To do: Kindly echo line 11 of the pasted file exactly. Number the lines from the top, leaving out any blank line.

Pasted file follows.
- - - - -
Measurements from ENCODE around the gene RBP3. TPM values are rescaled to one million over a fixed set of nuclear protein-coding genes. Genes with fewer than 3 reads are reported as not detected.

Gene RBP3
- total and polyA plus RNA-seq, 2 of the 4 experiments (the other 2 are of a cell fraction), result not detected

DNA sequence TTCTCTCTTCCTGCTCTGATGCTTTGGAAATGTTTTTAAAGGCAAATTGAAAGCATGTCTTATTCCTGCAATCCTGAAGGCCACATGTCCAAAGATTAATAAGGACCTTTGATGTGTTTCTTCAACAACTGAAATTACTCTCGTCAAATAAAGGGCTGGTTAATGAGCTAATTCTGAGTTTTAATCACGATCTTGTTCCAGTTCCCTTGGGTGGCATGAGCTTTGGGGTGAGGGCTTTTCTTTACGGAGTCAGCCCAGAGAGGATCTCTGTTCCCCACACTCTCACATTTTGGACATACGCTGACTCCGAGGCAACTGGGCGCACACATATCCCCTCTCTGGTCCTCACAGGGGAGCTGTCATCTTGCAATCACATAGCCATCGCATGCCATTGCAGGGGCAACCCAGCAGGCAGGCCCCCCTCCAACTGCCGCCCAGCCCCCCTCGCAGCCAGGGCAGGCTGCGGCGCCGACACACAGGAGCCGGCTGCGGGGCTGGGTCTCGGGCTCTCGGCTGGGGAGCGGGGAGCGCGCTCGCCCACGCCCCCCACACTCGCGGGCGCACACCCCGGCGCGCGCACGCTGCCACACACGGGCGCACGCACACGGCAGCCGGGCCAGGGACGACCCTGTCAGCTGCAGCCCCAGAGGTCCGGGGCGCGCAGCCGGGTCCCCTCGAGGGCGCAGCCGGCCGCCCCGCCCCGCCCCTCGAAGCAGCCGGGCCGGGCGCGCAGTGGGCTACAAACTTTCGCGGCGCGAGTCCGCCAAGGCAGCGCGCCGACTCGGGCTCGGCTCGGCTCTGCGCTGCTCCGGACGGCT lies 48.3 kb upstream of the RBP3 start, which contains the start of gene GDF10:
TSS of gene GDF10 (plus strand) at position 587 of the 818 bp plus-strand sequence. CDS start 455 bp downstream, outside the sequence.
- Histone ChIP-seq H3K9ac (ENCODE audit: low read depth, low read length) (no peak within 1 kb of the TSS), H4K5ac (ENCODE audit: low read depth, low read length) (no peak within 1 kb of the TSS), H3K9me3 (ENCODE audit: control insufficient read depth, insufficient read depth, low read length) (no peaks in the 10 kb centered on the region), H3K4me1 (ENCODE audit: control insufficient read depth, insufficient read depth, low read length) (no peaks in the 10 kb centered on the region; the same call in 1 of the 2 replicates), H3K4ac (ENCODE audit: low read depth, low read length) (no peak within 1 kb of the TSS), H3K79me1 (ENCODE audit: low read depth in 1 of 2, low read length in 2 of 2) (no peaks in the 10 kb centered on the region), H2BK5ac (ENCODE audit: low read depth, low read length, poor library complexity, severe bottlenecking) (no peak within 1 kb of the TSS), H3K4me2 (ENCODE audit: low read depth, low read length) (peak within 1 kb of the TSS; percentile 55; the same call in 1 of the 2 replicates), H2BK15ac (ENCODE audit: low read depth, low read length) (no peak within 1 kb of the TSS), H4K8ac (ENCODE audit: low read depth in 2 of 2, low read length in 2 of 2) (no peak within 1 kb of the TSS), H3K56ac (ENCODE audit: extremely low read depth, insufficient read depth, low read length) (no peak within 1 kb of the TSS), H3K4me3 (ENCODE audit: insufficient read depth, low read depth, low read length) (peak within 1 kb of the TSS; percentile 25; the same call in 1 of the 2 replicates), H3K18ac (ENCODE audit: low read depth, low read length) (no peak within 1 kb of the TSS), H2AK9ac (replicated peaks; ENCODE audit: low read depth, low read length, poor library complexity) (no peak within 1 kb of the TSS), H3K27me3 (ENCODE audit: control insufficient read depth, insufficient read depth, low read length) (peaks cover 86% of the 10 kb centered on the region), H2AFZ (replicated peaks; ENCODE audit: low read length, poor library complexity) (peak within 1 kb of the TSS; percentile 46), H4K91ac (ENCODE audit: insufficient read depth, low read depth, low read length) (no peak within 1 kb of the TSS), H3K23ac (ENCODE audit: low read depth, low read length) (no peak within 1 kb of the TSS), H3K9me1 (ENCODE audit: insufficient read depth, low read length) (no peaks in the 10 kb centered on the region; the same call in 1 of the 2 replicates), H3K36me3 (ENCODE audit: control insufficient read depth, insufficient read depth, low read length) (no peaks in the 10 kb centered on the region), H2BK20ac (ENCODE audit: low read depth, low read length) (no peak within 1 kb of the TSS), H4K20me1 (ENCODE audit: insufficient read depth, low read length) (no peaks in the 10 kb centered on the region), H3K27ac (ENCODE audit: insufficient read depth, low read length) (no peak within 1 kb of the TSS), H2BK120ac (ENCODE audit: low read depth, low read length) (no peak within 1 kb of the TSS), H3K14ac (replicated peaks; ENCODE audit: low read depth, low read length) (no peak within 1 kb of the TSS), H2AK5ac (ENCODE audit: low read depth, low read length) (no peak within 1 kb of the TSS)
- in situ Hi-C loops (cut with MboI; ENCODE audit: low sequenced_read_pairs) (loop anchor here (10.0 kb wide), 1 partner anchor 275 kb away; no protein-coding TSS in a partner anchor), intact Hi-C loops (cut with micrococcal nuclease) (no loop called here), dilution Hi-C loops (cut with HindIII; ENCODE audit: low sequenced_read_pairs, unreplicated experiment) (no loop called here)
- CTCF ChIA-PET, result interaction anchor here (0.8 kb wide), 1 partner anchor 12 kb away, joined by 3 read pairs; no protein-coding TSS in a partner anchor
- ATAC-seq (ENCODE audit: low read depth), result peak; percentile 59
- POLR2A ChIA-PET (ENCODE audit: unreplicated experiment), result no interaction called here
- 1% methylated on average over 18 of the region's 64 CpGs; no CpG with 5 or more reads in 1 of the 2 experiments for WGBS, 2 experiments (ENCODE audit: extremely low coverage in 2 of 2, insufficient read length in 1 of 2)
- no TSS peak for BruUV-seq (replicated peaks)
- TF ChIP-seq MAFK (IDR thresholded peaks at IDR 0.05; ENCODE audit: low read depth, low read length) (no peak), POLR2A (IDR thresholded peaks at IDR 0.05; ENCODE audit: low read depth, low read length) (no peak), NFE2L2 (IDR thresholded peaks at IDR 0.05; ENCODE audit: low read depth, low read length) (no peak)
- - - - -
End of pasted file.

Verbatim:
- 1% methylated on average over 18 of the region's 64 CpGs; no CpG with 5 or more reads in 1 of the 2 experiments for WGBS, 2 experiments (ENCODE audit: extremely low coverage in 2 of 2, insufficient read length in 1 of 2)